One MRP deputy was beaten and the premier's desk was nearly overturned on him. The heavy, polemical barrage that accompanied these actions was crude to the point of being ludicrous. Nevertheless, most of the charges had some basis. The Communists merely distorted programs and motives. A few examples convey the character of this polemic. According to. Writing about such aid, one columnist asked: "Why do they prefer to feed wheat to the pigs and send us corn?
When war came, American planes would drop atomic bombs on the Soviet Union while French troops would fight as infantry alongside a resurrected "Nazi army. With the Korean conflict Communist propaganda reached new heights, or depths, denouncing the United States government and military as "monsters" and "war criminals" and charging the United States army with the use of germ warfare.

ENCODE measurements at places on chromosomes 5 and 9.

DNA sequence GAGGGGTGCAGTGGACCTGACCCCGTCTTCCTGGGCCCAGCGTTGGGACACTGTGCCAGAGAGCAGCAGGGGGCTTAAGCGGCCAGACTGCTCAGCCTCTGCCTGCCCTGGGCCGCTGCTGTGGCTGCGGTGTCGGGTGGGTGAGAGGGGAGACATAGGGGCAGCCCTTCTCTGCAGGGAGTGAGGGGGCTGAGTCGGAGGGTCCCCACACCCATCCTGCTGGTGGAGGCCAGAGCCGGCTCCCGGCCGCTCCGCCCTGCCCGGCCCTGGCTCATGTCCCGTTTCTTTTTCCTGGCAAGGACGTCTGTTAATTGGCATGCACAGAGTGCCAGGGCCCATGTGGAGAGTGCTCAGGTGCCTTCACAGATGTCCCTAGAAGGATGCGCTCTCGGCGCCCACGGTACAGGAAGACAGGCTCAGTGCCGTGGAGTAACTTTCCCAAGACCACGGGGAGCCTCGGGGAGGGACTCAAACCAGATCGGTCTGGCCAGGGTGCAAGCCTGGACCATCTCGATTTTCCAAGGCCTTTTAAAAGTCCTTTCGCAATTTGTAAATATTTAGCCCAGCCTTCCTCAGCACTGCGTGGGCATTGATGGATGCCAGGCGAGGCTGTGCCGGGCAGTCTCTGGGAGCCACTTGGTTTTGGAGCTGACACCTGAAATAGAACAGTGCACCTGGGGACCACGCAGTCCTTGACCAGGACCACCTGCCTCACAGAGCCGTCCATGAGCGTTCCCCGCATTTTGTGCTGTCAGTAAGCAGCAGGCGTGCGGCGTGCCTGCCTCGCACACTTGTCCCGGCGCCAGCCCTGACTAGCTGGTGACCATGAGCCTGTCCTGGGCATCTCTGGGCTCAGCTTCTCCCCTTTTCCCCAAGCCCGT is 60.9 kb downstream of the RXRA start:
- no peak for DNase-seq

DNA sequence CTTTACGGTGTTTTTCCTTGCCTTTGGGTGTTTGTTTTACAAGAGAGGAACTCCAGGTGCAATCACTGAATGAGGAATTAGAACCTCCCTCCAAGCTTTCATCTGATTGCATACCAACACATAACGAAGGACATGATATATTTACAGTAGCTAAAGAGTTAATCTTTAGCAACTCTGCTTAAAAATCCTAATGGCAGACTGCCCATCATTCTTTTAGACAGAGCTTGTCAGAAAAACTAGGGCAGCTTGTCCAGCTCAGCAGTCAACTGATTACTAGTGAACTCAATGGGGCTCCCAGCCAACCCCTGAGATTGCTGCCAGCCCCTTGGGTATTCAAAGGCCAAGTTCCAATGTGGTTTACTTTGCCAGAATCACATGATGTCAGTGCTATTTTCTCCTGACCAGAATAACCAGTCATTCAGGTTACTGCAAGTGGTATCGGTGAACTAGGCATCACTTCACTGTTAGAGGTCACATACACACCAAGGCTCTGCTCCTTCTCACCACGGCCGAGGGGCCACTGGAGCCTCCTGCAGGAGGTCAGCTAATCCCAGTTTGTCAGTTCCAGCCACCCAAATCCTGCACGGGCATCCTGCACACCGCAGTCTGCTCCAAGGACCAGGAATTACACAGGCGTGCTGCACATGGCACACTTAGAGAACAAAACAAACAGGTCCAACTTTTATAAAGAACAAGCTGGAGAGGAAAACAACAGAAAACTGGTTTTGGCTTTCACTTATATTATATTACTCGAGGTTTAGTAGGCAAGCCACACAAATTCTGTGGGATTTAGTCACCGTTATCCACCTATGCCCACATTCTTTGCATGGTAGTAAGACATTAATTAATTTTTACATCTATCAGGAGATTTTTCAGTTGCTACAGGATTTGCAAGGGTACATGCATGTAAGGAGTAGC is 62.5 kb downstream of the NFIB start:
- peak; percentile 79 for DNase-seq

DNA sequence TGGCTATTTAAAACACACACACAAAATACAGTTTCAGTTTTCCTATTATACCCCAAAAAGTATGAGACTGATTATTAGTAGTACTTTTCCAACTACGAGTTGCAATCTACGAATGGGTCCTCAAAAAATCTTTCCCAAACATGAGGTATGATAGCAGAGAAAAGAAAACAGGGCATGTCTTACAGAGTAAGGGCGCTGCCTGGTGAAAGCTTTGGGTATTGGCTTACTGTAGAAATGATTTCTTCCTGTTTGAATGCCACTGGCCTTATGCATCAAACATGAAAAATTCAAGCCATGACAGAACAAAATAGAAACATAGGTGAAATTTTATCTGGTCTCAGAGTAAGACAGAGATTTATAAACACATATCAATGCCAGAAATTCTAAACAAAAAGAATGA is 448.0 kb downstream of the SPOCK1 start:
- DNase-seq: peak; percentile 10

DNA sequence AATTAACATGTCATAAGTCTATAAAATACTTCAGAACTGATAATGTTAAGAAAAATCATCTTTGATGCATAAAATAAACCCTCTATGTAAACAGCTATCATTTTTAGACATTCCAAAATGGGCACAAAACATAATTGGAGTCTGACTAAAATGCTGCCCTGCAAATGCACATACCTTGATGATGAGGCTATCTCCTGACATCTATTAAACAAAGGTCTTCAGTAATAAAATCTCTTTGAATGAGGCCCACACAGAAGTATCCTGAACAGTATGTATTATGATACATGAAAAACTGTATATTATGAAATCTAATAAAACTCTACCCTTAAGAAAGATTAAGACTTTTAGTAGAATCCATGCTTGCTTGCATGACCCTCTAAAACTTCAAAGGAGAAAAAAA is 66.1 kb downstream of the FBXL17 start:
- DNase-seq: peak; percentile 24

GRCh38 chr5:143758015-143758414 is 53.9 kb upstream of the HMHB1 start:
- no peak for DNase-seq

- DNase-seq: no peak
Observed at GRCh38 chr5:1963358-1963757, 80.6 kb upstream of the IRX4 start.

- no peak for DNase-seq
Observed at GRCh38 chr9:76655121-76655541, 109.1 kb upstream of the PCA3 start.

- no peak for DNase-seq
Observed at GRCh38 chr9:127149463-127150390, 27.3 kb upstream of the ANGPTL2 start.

Addressing life in the United States, the Communists accused American schools of ignoring European culture and of fearing science because they suspected it of atheism. The daughter of the discoverers of radium remarked that Americans preferred fascism to communism because they thought "fascism has more respect for money. It was usually cool enough in France so that a traditional garde-manger "placed on the window keeps the leftovers of Sunday's lamb until Wednesday.
So many intellectuals aligned themselves with the Communists in the early postwar years that the PCF liked to think of itself as the "parti de l'intelligence. For these compagnons de route the Soviets had proven themselves to be antifascists, and and were twin landmarks in the march of human progress.